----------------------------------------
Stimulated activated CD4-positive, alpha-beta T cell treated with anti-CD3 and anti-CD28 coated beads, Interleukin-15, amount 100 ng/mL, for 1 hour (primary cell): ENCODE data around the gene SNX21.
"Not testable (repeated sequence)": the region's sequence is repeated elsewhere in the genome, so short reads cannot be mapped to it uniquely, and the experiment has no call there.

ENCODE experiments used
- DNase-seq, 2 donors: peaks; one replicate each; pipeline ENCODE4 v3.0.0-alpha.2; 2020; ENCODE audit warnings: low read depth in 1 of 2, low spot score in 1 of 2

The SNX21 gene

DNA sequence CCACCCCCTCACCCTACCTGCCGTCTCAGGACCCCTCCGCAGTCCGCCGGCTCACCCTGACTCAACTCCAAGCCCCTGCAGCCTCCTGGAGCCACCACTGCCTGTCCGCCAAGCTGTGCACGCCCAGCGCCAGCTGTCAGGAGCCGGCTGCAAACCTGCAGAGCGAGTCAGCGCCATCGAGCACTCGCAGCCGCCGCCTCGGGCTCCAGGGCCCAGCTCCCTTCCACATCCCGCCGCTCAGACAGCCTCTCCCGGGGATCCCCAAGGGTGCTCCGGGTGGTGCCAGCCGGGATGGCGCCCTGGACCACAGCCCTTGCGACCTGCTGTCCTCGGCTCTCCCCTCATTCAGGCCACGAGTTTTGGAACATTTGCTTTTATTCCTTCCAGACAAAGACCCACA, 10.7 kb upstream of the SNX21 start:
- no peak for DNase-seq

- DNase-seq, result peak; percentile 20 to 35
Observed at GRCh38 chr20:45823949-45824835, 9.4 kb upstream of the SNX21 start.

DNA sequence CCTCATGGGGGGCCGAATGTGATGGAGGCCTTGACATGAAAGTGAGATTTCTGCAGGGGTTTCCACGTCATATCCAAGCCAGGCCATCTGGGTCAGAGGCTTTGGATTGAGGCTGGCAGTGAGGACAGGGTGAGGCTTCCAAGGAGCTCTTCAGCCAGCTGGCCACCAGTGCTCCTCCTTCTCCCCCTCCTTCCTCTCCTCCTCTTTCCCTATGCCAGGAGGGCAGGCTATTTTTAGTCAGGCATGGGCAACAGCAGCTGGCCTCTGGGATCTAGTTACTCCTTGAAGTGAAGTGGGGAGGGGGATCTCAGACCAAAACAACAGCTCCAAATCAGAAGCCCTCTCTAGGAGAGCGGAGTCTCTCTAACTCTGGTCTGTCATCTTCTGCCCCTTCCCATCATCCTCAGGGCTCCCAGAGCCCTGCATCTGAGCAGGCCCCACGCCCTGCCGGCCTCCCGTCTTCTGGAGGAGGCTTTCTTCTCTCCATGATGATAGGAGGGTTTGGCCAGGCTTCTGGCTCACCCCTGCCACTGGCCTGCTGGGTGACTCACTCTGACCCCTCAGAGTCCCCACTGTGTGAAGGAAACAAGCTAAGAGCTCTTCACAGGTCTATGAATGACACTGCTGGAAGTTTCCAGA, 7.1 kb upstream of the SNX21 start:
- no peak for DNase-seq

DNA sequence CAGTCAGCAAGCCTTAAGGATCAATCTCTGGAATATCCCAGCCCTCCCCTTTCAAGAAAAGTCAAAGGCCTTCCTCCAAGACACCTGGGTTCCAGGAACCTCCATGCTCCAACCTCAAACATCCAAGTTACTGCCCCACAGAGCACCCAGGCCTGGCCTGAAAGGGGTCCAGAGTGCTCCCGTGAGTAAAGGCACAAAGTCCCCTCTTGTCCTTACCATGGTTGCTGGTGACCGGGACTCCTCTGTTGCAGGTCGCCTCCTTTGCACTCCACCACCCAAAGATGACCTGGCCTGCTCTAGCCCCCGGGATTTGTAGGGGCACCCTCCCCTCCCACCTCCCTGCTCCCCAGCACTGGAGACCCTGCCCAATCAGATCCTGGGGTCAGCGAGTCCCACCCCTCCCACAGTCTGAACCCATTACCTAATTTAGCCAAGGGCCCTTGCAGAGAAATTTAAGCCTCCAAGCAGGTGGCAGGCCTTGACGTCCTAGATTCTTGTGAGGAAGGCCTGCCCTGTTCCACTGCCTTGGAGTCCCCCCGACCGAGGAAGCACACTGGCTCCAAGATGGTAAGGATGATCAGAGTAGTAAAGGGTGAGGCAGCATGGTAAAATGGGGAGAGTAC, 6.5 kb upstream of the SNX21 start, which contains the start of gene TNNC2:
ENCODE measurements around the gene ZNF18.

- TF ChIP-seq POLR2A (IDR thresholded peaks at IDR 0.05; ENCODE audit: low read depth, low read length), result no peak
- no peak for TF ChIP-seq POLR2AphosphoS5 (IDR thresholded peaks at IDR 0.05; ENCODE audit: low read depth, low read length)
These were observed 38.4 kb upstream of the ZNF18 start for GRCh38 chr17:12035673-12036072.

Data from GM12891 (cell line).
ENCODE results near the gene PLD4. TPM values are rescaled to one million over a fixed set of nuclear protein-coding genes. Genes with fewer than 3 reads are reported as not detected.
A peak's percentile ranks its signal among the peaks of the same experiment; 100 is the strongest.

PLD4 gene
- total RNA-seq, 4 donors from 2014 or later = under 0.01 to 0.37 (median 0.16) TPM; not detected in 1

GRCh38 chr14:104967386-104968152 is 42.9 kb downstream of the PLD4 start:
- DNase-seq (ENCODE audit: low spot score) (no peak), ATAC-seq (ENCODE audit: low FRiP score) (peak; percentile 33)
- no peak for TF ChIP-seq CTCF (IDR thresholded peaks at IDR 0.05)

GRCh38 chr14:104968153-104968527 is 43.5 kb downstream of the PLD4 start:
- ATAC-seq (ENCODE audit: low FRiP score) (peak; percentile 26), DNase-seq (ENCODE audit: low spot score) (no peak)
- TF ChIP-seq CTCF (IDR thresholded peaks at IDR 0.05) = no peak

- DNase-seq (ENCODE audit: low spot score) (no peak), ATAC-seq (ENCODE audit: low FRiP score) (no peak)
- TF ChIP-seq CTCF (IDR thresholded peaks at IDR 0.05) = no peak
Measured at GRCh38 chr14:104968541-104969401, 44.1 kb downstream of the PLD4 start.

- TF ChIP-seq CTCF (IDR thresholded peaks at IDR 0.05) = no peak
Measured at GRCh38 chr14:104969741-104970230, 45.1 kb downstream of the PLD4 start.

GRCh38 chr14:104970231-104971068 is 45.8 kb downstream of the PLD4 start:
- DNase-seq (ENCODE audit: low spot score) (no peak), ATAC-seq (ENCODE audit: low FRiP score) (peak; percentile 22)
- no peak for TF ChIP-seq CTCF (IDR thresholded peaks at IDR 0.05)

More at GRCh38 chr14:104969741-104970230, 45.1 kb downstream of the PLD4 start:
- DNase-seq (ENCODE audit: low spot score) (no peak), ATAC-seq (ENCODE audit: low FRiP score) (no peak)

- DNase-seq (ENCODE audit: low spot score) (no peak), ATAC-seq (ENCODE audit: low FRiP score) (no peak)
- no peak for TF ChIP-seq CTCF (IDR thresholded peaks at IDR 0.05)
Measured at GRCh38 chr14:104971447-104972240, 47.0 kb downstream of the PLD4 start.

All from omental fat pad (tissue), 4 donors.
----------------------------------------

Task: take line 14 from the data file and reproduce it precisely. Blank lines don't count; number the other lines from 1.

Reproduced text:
- TF ChIP-seq POLR2A (IDR thresholded peaks at IDR 0.05; ENCODE audit: low read depth, low read length), result no peak